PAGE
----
A joint Fermilab/SLAC publication
Illustration of Higgs boson w/question mark shadow and tiny scientists
Illustration by Sandbox Studio, Chicago with Corinne Mucha

Four things physicists still wonder about the Higgs boson


Scientists have learned a lot about the Higgs boson in the decade since they discovered it. But intriguing questions remain.

When the news came, on July 4, 2012, it moved some scientists to tears. Others jumped and cheered. After decades of anticipation, physicists had at last discovered the Higgs boson. 

In the years since that initial detection, physicists have become more and more familiar with this fundamental, force-carrying particle that is produced by the invisible field that gives particles mass. They’ve improved measurements of the Higgs boson’s mass, width, spin, couplings to different particles and other characteristics. They’ve gotten more precise measurements than they expected to be able to make. 

Yet there’s still a lot to learn. Most measurements of the Higgs haven’t yet reached the precision scientists need to differentiate between models that could lead to new insights and discoveries. Some aspects of the Higgs boson haven’t even been probed yet. 

“It took 60 years to first detect the Higgs boson, and in the past 10 years we've gotten to know it quite well,” says Rebeca Gonzalez Suarez, a CERN physicist, the education and outreach coordinator for the ATLAS Collaboration and an associate professor at Uppsala University in Sweden. “So far it looks very normal—very much like the expectations we have of it from the Standard Model. But there’s still possibilities for it to surprise us.”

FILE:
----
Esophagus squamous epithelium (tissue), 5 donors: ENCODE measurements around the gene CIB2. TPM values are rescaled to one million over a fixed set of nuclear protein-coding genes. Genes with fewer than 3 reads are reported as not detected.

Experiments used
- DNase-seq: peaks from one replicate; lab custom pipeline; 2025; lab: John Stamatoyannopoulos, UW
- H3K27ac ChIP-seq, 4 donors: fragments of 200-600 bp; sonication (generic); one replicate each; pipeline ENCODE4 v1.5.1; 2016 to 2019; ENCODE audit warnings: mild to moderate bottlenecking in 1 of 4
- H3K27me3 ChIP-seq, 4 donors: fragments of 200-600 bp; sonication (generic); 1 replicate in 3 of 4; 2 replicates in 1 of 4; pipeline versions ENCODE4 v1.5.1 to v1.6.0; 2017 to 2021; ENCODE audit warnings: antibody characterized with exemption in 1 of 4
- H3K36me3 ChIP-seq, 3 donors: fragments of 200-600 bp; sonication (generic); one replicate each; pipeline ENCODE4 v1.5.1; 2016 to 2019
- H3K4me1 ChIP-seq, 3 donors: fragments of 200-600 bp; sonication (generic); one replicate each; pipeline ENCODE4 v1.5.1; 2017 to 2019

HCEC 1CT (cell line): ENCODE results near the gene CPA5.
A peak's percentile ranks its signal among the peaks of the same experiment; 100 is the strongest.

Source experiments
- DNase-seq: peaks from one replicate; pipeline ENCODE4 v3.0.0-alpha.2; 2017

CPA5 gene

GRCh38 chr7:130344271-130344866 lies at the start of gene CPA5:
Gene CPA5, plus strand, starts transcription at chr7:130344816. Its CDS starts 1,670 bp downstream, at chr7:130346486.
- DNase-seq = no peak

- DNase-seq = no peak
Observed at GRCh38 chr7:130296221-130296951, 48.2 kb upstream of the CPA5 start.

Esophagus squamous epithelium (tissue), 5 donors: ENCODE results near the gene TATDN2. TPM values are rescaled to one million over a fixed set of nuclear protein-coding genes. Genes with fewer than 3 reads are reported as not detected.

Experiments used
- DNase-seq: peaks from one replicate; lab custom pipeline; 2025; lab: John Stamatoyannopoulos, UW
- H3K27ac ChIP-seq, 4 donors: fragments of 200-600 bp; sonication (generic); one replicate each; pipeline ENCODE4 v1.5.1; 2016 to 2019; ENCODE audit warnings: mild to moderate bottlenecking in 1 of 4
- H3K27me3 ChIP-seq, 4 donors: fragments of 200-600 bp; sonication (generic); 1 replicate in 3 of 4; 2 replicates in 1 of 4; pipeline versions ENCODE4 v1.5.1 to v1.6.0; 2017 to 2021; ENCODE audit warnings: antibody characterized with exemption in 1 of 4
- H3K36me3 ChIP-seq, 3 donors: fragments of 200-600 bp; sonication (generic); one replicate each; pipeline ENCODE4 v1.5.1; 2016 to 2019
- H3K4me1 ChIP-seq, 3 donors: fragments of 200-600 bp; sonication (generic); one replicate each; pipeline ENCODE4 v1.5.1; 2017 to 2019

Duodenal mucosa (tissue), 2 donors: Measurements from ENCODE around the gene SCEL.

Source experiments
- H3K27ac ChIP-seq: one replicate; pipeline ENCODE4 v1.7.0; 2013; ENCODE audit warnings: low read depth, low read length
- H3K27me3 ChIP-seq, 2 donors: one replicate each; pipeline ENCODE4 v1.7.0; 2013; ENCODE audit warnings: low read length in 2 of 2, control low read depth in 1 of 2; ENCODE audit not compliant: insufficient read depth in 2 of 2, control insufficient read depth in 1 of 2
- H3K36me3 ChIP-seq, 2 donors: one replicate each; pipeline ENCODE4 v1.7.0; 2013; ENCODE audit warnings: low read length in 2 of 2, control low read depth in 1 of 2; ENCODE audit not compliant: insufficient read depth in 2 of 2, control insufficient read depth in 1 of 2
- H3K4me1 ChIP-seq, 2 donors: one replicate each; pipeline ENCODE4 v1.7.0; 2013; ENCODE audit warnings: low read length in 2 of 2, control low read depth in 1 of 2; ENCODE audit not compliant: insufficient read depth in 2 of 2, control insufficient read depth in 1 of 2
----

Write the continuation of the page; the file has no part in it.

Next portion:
Today, physicists are continuing to refine their measurements—and even develop ideas for future colliders—in order to fully unveil the mysteries of the Higgs boson and its place in the universe. 

“By measuring the Higgs very precisely, we can gain an understanding of physics beyond the Standard Model and maybe find a portal to a new sector that is beyond the Standard Model,” says Kétévi Assamagan, a physicist at the US Department of Energy’s Brookhaven National Laboratory in New York.

As physicists try to reach a more and more precise understanding of the Higgs, here are four questions they’re hoping to answer. 

Illustration of a Higgs boson looking in a mirror in a hallway
Illustration by Sandbox Studio, Chicago with Corinne Mucha

1. Does the Higgs boson interact with itself?

One of the biggest questions about the Higgs is how it might interact, or couple, with itself. 

“I think this is the main question about the Higgs right now,” says Caterina Vernieri, assistant professor and a Panofsky Fellow at SLAC National Accelerator Laboratory. “It's really an unknown cornerstone in our understanding of the Higgs.”